An innocent family is lured into a garden where, one by one, they are attacked and killed by various flora and fauna. Superbly dark.
invisiblelizard on LibraryThing More than 1 year ago
Couple of things I'll talk about here. First is the story and drawings. The story (poem?) is fine, quite in par with Gorey's usual clever macabre sense of humor, for which I'm glad I now own this book. The drawings are a little sparse. I am much more enthused by his intricate drawings. These leave an awful lot of white space on the page. They almost seem as if they were part of an unfinished project, but who am I to judge the master?Second, the book itself: the printing and the binding. Not the best. There was some ink transfer between pages that I was surprised to see. (I've got other Pomegranate books that are quite lovely, so this one may be an anomaly.) The binding is pulled thin on some pages (able to see the stitching) and on other pages glued an eighth of an inch in. Not consistent. Not very good quality.For a true Gorey fan, you'll buy this anyway, so you've probably already disregarded everything I've said. For the rest, there are truly better offerings available.
Cynara on LibraryThing More than 1 year ago
I love Edward Gorey. I love him silly, fusty, literary, and blasphemous (from time to time I can be heard muttering "Tum tum tum tum said Lord something/ as he somethinged his postprandial tipple/"your mother's behaviour/gave pain to our savior/and that's why he made you a cripple."No surprise, then, that I enjoyed The Evil Garden; it's short and perhaps a trifle slight, but delightfully odd all the same. I pick out favourite pages (the tiny bug shaking a furious little fist) and then find that they're practically all favourites.The plot (such as it is) reminds me of Gorey's pop-up book The Dwindling Party.
SeaBill1 on LibraryThing More than 1 year ago
I'd like to say that this book was charming. But it's not; it's almost grim, certainly macabre.And I'd like to say that Edward Gorey's couplets are almost doggerel. But somehow, it doesn't matter. One doesn't read Gorey for high literary content.Kudos to Pomegrranate Press for the lovely presentation and production of this slim tome. This is a perfect gift for anyone who loves a Gothic chill.
irkthepurist on LibraryThing More than 1 year ago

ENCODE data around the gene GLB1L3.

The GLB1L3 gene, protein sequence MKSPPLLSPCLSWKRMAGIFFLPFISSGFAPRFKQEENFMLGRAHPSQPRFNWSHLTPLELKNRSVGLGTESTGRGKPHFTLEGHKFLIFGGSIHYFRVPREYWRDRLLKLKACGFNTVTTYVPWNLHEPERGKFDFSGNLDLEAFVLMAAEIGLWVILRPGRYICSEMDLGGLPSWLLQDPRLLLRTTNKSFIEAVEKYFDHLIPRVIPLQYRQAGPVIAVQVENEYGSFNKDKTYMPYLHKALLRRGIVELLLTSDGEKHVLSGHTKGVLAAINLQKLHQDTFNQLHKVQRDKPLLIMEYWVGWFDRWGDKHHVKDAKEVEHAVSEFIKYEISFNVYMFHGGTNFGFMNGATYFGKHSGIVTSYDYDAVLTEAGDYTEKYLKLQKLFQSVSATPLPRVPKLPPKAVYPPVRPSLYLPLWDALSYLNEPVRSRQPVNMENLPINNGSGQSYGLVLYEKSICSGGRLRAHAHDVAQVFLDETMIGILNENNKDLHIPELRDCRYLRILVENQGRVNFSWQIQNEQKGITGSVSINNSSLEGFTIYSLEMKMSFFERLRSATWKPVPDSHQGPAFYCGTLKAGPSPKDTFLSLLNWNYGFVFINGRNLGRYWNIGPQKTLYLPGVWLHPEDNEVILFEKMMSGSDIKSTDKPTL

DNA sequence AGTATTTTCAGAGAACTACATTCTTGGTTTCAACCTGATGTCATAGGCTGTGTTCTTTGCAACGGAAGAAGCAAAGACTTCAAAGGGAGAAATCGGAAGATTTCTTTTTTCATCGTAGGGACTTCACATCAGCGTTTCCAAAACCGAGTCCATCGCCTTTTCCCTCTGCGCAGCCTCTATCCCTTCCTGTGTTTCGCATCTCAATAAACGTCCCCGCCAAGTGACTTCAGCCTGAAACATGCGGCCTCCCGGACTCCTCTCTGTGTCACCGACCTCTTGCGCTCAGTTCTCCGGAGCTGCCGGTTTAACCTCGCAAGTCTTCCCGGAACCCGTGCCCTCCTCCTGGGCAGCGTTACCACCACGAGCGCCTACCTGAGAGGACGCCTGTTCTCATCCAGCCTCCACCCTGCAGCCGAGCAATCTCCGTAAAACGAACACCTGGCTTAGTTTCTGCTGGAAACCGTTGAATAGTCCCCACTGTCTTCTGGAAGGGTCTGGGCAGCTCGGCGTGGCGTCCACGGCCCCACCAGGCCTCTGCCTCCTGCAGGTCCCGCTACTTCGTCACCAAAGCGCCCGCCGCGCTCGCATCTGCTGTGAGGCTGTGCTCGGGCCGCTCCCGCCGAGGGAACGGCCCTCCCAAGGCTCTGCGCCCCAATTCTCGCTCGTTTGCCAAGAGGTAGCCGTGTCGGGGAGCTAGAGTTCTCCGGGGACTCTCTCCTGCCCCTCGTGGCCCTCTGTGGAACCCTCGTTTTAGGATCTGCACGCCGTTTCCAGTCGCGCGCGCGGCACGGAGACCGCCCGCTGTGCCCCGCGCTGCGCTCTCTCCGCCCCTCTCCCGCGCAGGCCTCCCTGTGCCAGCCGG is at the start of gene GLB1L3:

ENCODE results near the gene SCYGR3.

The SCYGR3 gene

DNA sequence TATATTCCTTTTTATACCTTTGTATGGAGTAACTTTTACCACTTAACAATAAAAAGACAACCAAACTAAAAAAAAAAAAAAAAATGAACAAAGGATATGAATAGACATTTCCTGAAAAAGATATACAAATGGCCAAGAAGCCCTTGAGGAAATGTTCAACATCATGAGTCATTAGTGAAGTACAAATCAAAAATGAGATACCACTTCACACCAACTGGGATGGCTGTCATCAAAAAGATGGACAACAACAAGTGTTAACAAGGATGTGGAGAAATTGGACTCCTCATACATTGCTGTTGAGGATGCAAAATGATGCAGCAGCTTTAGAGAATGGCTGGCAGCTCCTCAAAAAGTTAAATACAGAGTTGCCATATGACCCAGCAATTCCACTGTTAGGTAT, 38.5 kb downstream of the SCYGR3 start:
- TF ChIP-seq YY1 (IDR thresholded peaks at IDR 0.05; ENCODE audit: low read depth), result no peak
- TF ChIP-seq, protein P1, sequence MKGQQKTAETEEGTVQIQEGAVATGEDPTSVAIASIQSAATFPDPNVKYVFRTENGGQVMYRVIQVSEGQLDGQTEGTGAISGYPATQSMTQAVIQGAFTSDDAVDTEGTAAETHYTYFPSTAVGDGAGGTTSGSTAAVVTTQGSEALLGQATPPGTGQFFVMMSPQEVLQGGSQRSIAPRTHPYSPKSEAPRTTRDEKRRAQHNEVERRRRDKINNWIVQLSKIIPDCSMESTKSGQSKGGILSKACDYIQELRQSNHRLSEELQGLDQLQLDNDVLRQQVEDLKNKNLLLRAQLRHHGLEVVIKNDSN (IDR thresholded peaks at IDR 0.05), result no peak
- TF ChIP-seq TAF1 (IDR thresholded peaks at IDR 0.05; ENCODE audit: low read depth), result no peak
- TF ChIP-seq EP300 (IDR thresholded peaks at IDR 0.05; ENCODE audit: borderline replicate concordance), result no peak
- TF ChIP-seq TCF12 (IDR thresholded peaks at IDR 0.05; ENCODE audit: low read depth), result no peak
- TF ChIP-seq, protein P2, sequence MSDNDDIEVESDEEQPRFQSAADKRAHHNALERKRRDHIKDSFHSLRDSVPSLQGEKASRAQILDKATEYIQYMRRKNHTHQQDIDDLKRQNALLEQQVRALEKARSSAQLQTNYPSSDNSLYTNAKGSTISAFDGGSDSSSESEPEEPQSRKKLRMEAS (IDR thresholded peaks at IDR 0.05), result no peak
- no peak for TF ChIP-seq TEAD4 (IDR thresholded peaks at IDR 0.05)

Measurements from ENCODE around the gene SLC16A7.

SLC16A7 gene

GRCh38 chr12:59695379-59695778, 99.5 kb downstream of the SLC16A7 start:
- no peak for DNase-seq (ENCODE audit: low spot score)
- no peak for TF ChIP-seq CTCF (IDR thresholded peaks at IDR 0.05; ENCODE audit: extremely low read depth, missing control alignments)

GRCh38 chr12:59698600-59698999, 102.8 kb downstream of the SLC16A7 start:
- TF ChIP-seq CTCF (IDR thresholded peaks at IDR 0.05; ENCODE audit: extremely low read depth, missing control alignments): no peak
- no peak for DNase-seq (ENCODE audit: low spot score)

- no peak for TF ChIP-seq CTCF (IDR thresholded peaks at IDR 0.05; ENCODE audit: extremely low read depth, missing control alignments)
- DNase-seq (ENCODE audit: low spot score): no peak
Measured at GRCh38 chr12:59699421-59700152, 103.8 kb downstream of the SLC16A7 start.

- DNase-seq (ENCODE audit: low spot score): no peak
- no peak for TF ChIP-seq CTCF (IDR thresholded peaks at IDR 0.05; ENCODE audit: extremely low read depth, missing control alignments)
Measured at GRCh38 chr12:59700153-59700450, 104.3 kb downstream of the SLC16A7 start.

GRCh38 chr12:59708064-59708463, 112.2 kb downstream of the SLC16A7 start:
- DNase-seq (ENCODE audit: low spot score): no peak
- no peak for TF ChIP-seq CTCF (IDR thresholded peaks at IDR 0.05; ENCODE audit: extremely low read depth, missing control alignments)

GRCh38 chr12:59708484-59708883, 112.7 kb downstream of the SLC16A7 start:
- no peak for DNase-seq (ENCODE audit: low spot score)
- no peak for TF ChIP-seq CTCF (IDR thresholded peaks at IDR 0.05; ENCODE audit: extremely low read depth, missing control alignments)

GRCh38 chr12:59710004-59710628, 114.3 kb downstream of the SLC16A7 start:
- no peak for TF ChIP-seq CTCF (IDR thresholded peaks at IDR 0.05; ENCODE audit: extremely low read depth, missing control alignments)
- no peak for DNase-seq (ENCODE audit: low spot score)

now i'm married to an american, we've found we're both a bit prone to trying to fill in aspects of each other's youth. i've introduced her to johnny morris, oliver postgate, molesworth and the uncle stories... and she's introduced me to mr rogers and especially john bellairs. how poorer were british childhoods for not knowing either mr rogers or john bellairs? the unbelievable warmth and wisdom of the former and the deliciously grim horrors of the latter. the clincher for bellairs is that this meant my wife pretty much grew up with edward gorey as a significant part of her childhood. me? it wasn't until i read a sunday supplement article about him by a massive fan of his (who i in turn was a massive fan of), stephen appleby. i desperately needed to find more by this man and slowly but surely i didin many ways gorey is the flipside of dr seuss. where seuss is full of the wisdom and wonder of childhood, gorey takes a delicious pleasure in the dark corners of it. only really ronald searle in the UK approaches his style. but now he's almost ubiquitous in the UK - we've finally caught up with his jet black humour and absurdist vision. and it's a wonderful thinghowever i'd always known gorey through the amphigorey volumes. wonderful things they are, and brilliant gateways to the genius of the man as writer and artist, but somehow the context is so very different when you hold a single volume in your hands rather than a compendium. when combined you obviously look for shared ideas and a vision that holds the whole thing together. you see different part of gorey as a writer... but by itself you have to read it for itself. no context at allwhich in this volume, one of his darker more absurd volumes, kind of makes sense because there's no real context to any of the madness that follows. plot description? there isn't one really. some people go to a free garden and soon it turns very dark and very unpleasant for all concerned. it's gorey at his most playful too - claiming to be "eduard blutig's "der bose garten" in a translation by mrs regera dowdy with the original pictures of o mude" (the dedication is pretty much the place where lemony snicket gets his entire schtick, by the way). it's closest in british sensibilities to, say, hillaire belloc's cautionary tales (without any of the morals) and "the lion and albert" (but bleaker). it also reminds me of a recently discovered classic my wife and i found on called "the story of horace" - i delight in this blacker comic side of children's literature. to me it's like the detail of hatemouse in the uncle books by j.p.martin attacking people with a skewerand story aside - the art? well it's gorey isn't it. how can you criticise gorey? details and cross hatching when needed and then big, blank spaces also when appropriate. it's easy enough to come up with ideas like this - now i'm writing my own stuff, i'm forever coming up with ideas for things - but it's all about the delivery. and gorey's genius is to make the pictures *just* uncluttered enough to make the horrors(my favourite? "some tiny creature, mad with wrath/ is coming nearer on the path" - what is best in this? how tiny the creature is? the look of abject confusion on the people? knowing their inevitable fate?) seem ridiculous and to thus blunt the fact that by the end of it everyone is dead. it's like "the ghastlycrumb tinies" - it works there because gorey just uses the mordant, comic misery in as deadpan a nature for it to be palatable. there's a genius in that, i can tell youfinally: the package itself. it's nice enough that pomegranate are reissuing some of the odder, undiscovered gems in the gorey catalogue, but the volume is a lovely thing in and of itself. it's a lovely artifact and - yes, i suppose i am gushing a little here - the bookmark and catalogue it came with make it less of a nice free review copy of a book, but more the sort of package you expect for a birthday. although, it's typically goreyesque that suc